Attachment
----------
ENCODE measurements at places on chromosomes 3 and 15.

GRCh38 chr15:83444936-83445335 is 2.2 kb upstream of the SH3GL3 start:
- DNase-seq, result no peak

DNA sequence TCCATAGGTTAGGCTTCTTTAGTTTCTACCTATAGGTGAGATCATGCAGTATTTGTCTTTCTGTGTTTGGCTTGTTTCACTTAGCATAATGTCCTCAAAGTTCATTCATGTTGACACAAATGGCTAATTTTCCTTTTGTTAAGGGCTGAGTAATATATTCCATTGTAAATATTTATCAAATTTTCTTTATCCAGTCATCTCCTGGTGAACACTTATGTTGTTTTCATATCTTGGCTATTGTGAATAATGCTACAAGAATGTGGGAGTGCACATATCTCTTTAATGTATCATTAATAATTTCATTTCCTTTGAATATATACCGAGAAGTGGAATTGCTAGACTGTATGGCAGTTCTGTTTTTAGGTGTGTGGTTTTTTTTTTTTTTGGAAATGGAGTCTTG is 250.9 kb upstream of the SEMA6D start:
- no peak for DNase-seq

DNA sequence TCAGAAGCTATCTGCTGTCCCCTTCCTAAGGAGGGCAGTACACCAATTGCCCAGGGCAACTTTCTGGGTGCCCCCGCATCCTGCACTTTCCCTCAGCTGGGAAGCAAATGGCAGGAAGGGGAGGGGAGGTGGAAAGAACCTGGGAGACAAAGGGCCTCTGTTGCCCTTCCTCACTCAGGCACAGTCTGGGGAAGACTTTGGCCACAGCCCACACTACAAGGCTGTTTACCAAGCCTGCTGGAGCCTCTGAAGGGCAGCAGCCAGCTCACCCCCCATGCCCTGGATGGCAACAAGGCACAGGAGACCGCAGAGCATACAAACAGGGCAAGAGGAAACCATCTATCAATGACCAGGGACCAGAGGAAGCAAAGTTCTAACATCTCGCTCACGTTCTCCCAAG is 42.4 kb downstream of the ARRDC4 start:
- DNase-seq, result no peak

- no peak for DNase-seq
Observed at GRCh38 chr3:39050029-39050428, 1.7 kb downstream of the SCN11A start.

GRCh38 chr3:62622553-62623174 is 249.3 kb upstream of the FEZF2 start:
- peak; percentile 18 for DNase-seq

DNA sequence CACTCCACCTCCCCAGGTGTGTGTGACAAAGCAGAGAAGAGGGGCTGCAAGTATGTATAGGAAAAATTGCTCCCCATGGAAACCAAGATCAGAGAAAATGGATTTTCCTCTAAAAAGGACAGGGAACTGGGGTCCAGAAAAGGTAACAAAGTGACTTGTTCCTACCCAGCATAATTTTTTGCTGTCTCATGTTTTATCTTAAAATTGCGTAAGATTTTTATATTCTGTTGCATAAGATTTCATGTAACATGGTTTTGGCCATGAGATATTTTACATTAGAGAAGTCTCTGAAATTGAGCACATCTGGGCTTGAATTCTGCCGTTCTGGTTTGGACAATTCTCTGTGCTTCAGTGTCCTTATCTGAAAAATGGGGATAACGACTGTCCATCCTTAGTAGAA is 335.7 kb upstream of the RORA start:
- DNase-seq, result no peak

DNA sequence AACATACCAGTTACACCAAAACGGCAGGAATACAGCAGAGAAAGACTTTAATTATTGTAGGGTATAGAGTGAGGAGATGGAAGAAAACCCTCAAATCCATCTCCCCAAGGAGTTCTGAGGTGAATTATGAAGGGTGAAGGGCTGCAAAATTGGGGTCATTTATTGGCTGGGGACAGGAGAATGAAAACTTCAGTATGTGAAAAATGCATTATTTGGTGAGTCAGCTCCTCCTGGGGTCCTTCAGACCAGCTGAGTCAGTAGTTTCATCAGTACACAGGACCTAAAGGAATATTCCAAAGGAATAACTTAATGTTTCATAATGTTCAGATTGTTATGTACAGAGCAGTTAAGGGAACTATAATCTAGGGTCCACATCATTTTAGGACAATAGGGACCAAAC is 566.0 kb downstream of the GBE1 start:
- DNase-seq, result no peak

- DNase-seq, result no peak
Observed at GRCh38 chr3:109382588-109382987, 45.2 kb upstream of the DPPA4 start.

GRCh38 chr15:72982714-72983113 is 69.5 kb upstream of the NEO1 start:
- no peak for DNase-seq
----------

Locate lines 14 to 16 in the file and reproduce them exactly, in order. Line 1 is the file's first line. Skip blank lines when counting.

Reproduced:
DNA sequence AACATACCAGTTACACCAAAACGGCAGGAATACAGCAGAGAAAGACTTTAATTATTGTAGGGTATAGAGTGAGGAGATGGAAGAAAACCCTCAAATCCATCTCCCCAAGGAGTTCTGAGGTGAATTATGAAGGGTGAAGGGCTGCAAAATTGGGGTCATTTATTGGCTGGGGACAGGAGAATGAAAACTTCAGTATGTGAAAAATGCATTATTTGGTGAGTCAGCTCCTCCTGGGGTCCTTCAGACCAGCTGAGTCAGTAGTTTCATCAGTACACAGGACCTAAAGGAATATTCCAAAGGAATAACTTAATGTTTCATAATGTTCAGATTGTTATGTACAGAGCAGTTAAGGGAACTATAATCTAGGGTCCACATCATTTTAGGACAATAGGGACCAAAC is 566.0 kb downstream of the GBE1 start:
- DNase-seq, result no peak

- DNase-seq, result no peak